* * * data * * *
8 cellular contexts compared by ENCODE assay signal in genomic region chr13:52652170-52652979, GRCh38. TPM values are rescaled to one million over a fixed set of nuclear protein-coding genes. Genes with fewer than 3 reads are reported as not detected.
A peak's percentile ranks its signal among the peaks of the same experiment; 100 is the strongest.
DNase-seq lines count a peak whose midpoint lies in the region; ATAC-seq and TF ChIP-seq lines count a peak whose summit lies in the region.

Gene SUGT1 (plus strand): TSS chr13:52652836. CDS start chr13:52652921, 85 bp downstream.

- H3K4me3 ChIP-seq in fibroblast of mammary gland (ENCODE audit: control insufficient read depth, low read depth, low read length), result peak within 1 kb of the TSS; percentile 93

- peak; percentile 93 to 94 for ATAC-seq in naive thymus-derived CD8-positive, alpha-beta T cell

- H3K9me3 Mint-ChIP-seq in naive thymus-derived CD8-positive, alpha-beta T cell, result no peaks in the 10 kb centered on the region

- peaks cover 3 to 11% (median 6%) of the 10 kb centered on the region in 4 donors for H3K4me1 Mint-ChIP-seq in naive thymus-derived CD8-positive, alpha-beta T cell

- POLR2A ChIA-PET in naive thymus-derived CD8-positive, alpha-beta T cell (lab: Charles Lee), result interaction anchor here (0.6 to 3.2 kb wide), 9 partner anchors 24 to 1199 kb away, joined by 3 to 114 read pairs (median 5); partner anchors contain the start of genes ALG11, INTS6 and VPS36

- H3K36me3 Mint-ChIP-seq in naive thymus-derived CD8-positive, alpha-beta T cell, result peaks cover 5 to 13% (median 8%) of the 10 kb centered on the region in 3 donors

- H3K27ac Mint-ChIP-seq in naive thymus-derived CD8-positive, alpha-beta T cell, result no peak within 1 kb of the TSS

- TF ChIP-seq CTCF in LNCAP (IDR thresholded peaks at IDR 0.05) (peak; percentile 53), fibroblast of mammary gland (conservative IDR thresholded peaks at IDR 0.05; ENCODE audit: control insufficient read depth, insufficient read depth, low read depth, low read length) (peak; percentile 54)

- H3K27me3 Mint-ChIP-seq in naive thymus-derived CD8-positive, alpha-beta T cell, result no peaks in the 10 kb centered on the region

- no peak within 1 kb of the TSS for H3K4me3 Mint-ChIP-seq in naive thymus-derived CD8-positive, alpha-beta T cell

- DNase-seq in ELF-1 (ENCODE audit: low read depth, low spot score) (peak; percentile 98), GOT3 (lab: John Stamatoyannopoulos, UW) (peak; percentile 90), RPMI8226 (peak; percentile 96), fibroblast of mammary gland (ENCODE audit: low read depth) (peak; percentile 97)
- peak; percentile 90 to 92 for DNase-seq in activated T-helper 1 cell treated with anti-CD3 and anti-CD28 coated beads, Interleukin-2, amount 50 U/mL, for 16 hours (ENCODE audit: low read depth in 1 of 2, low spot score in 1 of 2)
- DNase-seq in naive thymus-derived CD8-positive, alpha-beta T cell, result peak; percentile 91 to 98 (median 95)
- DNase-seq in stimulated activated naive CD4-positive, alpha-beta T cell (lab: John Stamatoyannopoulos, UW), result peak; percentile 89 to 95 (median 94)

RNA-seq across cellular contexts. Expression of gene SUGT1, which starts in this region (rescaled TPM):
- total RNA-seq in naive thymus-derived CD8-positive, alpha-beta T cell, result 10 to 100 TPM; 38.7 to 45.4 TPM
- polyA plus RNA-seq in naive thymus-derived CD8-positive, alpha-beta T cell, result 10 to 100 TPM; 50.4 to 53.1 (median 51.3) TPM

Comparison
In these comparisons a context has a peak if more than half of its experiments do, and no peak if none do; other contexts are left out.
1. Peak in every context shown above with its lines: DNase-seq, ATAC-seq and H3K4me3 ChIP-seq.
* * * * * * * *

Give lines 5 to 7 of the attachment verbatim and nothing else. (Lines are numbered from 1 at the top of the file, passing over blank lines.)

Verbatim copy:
- H3K4me3 ChIP-seq in fibroblast of mammary gland (ENCODE audit: control insufficient read depth, low read depth, low read length), result peak within 1 kb of the TSS; percentile 93

- peak; percentile 93 to 94 for ATAC-seq in naive thymus-derived CD8-positive, alpha-beta T cell

- H3K9me3 Mint-ChIP-seq in naive thymus-derived CD8-positive, alpha-beta T cell, result no peaks in the 10 kb centered on the region